Landform characterization using geophysics—Recent advances, applications, and emerging tools
Van Dam, Remke L. (2012) Landform characterization using geophysics—Recent advances, applications, and emerging tools. Geomorphology, 137(1), pp. 57-73.
This paper presents an overview of the strengths and limitations of existing and emerging geophysical tools for landform studies. The objectives are to discuss recent technical developments and to provide a review of relevant recent literature, with a focus on propagating field methods with terrestrial applications. For various methods in this category, including ground-penetrating radar (GPR), electrical resistivity (ER), seismics, and electromagnetic (EM) induction, the technical backgrounds are introduced, followed by section on novel developments relevant to landform characterization. For several decades, GPR has been popular for characterization of the shallow subsurface and in particular sedimentary systems. Novel developments in GPR include the use of multi-offset systems to improve signal-to-noise ratios and data collection efficiency, amongst others, and the increased use of 3D data. Multi-electrode ER systems have become popular in recent years as they allow for relatively fast and detailed mapping. Novel developments include time-lapse monitoring of dynamic processes as well as the use of capacitively-coupled systems for fast, non-invasive surveys. EM induction methods are especially popular for fast mapping of spatial variation, but can also be used to obtain information on the vertical variation in subsurface electrical conductivity. In recent years several examples of the use of plane wave EM for characterization of landforms have been published. Seismic methods for landform characterization include seismic reflection and refraction techniques and the use of surface waves. A recent development is the use of passive sensing approaches. The use of multiple geophysical methods, which can benefit from the sensitivity to different subsurface parameters, is becoming more common. Strategies for coupled and joint inversion of complementary datasets will, once more widely available, benefit the geophysical study of landforms.Three cases studies are presented on the use of electrical and GPR methods for characterization of landforms in the range of meters to 100. s of meters in dimension. In a study of polygonal patterned ground in the Saginaw Lowlands, Michigan, USA, electrical resistivity tomography was used to characterize differences in subsurface texture and water content associated with polygon-swale topography. Also, a sand-filled thermokarst feature was identified using electrical resistivity data. The second example is on the use of constant spread traversing (CST) for characterization of large-scale glaciotectonic deformation in the Ludington Ridge, Michigan. Multiple CST surveys parallel to an ~. 60. m high cliff, where broad (~. 100. m) synclines and narrow clay-rich anticlines are visible, illustrated that at least one of the narrow structures extended inland. A third case study discusses internal structures of an eolian dune on a coastal spit in New Zealand. Both 35 and 200. MHz GPR data, which clearly identified a paleosol and internal sedimentary structures of the dune, were used to improve understanding of the development of the dune, which may shed light on paleo-wind directions.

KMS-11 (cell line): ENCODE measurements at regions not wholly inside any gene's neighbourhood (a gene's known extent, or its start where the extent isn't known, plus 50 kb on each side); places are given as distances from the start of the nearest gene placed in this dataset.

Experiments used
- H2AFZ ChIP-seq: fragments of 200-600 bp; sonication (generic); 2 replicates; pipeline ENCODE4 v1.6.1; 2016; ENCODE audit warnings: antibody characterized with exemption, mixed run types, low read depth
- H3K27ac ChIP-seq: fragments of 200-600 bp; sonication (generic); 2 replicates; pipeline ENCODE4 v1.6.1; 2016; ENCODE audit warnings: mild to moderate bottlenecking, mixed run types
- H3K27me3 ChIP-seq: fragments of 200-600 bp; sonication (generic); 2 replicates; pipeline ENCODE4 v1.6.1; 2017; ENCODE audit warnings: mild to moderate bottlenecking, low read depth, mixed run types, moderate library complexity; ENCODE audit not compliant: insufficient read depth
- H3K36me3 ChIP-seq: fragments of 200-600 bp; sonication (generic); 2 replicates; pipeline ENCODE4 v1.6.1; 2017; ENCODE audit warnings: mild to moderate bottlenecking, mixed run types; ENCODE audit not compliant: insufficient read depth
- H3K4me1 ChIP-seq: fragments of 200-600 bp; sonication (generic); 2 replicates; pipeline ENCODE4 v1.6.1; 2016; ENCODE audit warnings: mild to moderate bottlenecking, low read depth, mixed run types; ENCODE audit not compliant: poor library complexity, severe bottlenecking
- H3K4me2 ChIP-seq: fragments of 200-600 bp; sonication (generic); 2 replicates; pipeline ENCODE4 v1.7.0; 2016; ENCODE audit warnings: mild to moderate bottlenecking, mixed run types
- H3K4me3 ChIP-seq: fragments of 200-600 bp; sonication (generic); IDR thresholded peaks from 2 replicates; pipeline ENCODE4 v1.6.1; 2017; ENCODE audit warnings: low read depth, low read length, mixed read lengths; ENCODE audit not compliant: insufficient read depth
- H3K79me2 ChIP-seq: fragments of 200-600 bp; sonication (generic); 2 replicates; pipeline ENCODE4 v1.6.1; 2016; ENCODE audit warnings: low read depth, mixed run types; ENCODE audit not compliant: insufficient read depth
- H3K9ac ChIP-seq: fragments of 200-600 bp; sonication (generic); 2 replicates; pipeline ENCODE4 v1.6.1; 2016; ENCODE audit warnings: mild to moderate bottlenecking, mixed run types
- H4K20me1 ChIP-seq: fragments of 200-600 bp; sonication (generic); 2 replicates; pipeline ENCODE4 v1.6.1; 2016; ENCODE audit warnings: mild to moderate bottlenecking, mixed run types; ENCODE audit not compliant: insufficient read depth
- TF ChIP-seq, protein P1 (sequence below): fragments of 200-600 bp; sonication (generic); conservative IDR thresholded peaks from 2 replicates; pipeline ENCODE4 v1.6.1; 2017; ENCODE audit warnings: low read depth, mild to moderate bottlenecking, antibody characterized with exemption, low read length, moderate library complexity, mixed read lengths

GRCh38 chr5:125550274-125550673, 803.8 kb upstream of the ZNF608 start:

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|Item Type:||Journal Article|
|Divisions:||Current > Schools > School of Earth, Environmental & Biological Sciences
Current > QUT Faculties and Divisions > Science & Engineering Faculty
|Copyright Owner:||© 2010 Elsevier B.V.|
|Deposited On:||15 Jan 2015 03:23|
|Last Modified:||16 Jan 2015 01:04|
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